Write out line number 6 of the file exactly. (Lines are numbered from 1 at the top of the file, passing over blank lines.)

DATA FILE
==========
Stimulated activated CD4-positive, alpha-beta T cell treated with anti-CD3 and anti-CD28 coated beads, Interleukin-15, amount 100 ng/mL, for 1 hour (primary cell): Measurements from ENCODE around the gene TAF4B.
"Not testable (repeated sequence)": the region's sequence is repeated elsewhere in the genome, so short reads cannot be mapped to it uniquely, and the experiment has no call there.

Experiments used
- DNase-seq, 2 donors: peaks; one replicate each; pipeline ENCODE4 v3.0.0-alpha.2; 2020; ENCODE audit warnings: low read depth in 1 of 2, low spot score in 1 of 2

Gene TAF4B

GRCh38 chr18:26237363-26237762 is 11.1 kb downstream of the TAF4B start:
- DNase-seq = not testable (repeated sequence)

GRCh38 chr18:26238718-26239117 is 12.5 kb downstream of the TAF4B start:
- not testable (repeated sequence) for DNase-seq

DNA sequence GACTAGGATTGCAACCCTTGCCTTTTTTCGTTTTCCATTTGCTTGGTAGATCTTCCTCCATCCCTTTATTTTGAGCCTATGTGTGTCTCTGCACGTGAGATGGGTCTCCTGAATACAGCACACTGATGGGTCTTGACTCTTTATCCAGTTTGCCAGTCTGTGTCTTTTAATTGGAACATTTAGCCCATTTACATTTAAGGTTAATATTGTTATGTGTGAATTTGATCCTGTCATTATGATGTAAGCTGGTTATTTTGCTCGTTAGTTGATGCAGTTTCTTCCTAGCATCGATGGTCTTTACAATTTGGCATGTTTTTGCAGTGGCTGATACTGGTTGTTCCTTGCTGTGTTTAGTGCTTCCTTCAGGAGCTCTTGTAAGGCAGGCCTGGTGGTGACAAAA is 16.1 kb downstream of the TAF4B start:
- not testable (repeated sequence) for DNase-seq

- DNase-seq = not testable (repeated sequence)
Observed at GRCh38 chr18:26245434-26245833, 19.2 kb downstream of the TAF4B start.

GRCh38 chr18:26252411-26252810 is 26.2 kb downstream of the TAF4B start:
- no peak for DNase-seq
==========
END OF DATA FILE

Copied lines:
GRCh38 chr18:26237363-26237762 is 11.1 kb downstream of the TAF4B start: